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Is The Policy Primary Or Is It Excess? Make It Clear In Your Contract And You Won’t Have To Guess!

Wednesday, February 15, 2023
Melanie Fitzgibbons
Is The Policy Primary Or Is It Excess? Make It Clear In Your Contract And You Won’t Have To Guess!

By Melanie Fitzgibbons, Risk Transfer Consultant at The Horton Group

Contractual risk transfer is an important risk transfer tool for businesses and is accomplished using a number of different provisions, one of which is requiring a subcontractor’s insurance to provide primary coverage for a claim or loss.

The intention of this requirement is that the subcontractor’s policy will pay before other applicable insurance policies, such as the general contractor’s policies.  This strategy can reduce the number of claims submitted to the general contractor’s carrier and optimize loss history.

Often, primary coverage is triggered by an endorsement, such as an Additional Insured endorsement.  The endorsement will require that certain conditions be met in order to afford the Additional Insured with primary coverage.  One of those conditions is that the contract between the parties must clearly state that the subcontractor’s policy is to be primary, or come before, the general contractor’s policy.  Without clear language expressing this requirement, the general contractor may not receive the benefit of this form of contractual risk transfer, as is evidenced in this example.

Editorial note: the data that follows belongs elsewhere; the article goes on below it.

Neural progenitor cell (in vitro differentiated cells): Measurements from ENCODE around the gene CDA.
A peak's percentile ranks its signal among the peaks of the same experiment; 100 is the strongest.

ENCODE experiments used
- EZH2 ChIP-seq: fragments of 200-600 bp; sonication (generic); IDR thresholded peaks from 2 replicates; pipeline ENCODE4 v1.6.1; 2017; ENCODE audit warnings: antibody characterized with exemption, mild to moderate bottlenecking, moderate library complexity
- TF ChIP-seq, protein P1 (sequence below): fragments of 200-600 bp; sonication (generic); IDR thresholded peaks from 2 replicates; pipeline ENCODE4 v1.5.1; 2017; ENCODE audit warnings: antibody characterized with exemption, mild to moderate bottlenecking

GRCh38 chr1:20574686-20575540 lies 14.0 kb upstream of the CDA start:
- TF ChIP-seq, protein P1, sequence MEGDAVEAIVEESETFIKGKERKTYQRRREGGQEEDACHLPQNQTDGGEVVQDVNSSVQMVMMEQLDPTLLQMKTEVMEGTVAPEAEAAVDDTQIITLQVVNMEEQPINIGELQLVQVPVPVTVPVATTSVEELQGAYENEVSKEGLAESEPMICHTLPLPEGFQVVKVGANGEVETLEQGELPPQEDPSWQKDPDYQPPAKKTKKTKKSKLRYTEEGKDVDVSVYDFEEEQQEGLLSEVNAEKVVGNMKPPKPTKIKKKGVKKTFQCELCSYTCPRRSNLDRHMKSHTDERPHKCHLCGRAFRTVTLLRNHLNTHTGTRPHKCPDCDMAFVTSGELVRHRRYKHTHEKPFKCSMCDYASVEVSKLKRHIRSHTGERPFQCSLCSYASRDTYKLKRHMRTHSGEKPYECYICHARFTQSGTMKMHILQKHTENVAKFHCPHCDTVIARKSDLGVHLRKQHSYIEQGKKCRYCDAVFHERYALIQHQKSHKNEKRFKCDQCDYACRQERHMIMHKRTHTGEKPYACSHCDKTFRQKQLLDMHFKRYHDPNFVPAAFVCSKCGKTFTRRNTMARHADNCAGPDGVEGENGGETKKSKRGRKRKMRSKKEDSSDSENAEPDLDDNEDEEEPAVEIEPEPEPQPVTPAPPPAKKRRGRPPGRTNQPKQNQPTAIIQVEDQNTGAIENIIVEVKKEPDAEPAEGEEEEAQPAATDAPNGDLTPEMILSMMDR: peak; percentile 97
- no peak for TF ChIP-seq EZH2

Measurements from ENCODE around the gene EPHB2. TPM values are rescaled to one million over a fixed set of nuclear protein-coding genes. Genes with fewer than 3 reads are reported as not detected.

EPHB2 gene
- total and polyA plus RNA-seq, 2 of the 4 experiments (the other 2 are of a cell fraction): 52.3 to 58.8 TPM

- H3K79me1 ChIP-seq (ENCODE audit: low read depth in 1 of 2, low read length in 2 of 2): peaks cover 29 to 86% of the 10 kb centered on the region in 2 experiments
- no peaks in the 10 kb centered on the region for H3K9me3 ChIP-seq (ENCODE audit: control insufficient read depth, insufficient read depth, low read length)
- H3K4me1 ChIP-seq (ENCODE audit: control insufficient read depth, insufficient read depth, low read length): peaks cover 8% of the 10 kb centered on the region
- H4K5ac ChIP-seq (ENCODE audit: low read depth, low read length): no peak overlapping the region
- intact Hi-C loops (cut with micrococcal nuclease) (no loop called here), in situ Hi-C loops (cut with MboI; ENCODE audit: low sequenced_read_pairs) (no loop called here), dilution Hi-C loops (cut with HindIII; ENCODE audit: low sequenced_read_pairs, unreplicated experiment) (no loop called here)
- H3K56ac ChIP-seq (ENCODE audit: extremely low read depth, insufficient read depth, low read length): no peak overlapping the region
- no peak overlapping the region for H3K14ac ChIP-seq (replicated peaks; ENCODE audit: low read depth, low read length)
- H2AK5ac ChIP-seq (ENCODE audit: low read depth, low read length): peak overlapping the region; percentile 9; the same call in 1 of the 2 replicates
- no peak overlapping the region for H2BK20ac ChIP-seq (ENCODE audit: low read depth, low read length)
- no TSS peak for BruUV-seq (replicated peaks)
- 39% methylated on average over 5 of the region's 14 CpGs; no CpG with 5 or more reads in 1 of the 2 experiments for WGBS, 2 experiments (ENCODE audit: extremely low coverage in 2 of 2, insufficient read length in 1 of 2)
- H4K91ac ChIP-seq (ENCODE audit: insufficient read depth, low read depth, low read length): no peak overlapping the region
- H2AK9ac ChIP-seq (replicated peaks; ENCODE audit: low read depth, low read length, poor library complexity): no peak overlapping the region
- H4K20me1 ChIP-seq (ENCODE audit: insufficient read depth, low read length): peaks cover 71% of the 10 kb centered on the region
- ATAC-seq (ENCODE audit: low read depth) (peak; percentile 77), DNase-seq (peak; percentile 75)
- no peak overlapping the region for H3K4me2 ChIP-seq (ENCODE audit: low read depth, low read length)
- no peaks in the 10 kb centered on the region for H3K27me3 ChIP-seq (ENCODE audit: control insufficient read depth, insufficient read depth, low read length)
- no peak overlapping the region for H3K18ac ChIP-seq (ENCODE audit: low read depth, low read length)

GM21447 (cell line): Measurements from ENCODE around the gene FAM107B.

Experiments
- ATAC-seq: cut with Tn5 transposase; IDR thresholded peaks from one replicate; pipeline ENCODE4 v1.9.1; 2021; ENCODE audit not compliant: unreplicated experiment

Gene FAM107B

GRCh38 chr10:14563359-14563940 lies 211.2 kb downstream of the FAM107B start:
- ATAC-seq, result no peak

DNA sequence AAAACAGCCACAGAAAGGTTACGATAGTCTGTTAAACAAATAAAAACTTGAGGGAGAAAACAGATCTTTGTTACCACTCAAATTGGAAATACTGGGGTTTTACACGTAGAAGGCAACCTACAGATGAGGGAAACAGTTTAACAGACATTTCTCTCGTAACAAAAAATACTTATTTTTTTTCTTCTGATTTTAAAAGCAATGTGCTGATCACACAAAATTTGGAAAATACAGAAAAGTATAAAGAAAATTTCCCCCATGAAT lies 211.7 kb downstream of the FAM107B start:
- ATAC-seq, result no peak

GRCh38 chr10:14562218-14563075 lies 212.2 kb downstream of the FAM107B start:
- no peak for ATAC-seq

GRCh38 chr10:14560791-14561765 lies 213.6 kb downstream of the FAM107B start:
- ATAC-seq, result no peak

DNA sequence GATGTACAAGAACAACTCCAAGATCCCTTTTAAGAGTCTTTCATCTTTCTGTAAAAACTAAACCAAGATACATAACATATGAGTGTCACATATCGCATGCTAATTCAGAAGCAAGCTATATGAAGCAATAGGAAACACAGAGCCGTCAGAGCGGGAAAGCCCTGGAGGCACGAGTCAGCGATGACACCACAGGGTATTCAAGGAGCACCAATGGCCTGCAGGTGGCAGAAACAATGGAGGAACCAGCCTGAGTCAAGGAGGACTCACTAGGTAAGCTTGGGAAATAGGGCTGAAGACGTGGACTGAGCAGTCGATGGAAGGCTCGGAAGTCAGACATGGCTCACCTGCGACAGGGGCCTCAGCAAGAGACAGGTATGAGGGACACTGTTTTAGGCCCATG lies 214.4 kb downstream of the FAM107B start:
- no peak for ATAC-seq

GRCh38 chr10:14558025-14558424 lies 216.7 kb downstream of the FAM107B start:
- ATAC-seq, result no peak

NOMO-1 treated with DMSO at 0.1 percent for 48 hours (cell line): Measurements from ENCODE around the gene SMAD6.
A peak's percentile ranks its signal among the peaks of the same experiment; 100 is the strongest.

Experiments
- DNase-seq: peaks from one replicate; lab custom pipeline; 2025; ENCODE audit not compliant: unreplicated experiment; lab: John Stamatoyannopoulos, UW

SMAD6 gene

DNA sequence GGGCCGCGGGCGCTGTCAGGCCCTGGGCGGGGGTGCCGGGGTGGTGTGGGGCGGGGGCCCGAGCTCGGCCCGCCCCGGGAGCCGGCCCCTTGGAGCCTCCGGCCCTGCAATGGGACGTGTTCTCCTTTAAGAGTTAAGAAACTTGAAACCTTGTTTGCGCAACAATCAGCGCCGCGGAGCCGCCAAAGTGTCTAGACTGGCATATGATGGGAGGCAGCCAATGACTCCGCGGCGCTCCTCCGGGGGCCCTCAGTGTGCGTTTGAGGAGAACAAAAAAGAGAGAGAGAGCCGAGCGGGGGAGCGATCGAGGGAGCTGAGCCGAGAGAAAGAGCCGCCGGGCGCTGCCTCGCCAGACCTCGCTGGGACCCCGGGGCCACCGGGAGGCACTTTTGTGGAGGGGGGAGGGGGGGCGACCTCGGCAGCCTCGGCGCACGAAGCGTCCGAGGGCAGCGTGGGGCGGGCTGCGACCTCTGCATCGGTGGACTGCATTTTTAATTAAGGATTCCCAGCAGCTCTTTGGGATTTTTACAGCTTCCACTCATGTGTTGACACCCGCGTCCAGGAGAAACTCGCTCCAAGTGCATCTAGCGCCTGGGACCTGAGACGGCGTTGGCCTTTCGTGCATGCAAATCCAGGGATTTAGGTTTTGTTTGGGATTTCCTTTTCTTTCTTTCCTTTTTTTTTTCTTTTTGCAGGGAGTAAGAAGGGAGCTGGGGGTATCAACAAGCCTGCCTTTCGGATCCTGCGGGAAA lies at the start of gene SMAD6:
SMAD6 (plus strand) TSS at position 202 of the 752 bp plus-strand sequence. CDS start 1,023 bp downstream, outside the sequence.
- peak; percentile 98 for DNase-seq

In 2009, Capitol Construction Solutions, Inc. (“Capitol”) was the general contractor for a construction project in downtown Chicago.  P&M Mercury Mechanical Corp. (“P&M”) and Tricor Carpentry LLC (“Tricor”) were two of many subcontractors on the project.  Sometime after work began on the project a sheet metal foreman for P&M named Mitchell Noworul was injured on the project site.  To recover damages for his injuries, he filed a complaint in the Circuit Court of Cook County on March 4, 2011 against Capitol, P&M, and Tricor (the “Noworul lawsuit.”)